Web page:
#5SmartReads - March 2, 2022
Jessica on healthcare moms, the invisible need of diapers, and fertility in the workplace
Jessica Wilen is a mom of two, an Assistant Professor at the Yale Child Study Center, and an executive coach specializing in the unique needs of working parents. She recently started a newsletter focused on working moms called A Cup of Ambition (please subscribe--it's free!)
The unique exhaustion of healthcare moms (A Cup of Ambition)
As we enter the third year of the pandemic, it's important to acknowledge the very real sacrifices of our frontline healthcare workers. I interviewed five medical moms who all work in the ICU or ED, and they "described how the anxiety and adrenaline that characterized the early days of the pandemic gradually morphed into exhaustion and empathy fatigue. They grappled with the fact that healthcare workers have gone from being heralded as 'heroes' to being dismissed as 'liars'. And they spoke about what it was like to be surrounded by death and trauma, and then have to pull it together so they could go home and parent their kids."
Let’s make sensitive the new strong (Marie Claire)
I love everything about this article. “When boys exhibit qualities stereotypically reserved for girls—sensitivity, care, compassion—they are often undervalued or, worse, mocked. Boys who show emotion other than strength could face ridicule. It’s past time that we all learn to embrace, and even celebrate, these so-called ‘feminine’ attributes.” (Side note: these attributes are key components of emotional intelligence, and research unequivocally shows the values of these skills in the workplace.)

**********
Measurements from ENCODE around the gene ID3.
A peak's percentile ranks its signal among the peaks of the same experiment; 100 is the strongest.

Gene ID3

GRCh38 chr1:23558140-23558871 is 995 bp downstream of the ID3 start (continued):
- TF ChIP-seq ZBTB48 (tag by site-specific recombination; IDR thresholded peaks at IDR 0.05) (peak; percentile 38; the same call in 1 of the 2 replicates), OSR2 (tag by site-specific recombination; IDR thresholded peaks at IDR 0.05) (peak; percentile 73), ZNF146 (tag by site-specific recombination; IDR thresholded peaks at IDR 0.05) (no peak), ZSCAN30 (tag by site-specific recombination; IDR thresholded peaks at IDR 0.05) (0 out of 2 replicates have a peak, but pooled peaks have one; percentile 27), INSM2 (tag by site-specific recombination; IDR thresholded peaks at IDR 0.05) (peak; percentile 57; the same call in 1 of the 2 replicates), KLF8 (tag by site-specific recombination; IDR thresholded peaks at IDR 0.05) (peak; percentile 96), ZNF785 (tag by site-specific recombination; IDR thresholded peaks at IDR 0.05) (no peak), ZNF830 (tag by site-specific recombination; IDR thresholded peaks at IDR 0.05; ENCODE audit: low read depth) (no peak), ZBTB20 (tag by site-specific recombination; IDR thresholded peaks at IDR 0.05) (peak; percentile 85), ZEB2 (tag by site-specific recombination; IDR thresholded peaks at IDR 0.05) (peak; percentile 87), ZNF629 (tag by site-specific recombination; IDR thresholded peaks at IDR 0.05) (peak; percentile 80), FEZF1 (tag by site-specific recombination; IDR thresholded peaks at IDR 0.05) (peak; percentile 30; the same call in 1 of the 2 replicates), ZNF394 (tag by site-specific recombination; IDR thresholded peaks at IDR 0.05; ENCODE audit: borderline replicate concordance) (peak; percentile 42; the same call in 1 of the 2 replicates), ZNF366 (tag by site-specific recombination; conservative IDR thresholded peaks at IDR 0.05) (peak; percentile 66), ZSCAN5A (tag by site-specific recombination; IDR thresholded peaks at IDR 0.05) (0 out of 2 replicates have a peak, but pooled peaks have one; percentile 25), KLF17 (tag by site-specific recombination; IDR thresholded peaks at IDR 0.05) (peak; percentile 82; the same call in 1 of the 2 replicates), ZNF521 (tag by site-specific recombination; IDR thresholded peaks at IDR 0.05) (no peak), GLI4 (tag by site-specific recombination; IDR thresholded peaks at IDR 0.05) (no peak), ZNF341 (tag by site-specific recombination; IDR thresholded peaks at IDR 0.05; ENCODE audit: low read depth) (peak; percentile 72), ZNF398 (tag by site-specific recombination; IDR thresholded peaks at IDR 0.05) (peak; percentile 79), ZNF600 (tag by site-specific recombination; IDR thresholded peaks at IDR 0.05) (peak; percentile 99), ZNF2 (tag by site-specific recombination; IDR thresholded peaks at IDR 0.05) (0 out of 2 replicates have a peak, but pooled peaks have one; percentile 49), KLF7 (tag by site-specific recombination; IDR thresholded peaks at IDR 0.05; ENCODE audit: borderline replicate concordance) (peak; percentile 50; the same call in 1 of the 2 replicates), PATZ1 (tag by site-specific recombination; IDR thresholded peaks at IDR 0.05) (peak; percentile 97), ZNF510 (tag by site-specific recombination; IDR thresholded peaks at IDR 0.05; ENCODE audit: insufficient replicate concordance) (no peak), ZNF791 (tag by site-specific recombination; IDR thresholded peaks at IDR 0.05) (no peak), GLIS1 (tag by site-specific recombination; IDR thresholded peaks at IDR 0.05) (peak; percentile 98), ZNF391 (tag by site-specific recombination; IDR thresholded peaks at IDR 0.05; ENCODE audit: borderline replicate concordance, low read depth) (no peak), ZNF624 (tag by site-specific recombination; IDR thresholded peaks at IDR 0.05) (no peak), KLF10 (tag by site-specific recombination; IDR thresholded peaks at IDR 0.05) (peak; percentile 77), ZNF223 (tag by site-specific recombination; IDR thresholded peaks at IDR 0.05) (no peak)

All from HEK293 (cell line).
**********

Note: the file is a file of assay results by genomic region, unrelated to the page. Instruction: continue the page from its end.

Diaper need is an invisible part of poverty in America (The 19th News)
This article was published back in November, but it’s really stuck with me. Diaper insecurity is tied to poor health outcomes for both infants and moms, so I was shocked when I first learned that diapers are not an allowable expense under WIC or SNAP (neither are pads, tampons or toilet paper, for that matter). Between inflation and COVID, the National Diaper Bank reported a 70% increase in demand since March 2020. As always, The 19th offers excellent reporting on this important issue.
As companies struggle to recruit and retain employees during the Great Resignation, an increasing number of organizations have begun offering fertility benefits. This is great news for full-time professional women, but there are several women excluded from these sorts of benefits (i.e., those who work for small businesses/nonprofits that can’t afford additional benefits, contract workers, etc.) This article is an interesting summary of how the US came to rely on the private sector to offer fertility healthcare.
With my first pregnancy, I eagerly awaited the start of each new week so I could check my various pregnancy apps to see what size fruit my son had grown to. This article exposes the mistruths and profit motives of many of these pregnancy apps, reiterating how important it is to get medical advice from an actual medical professional and not the internet.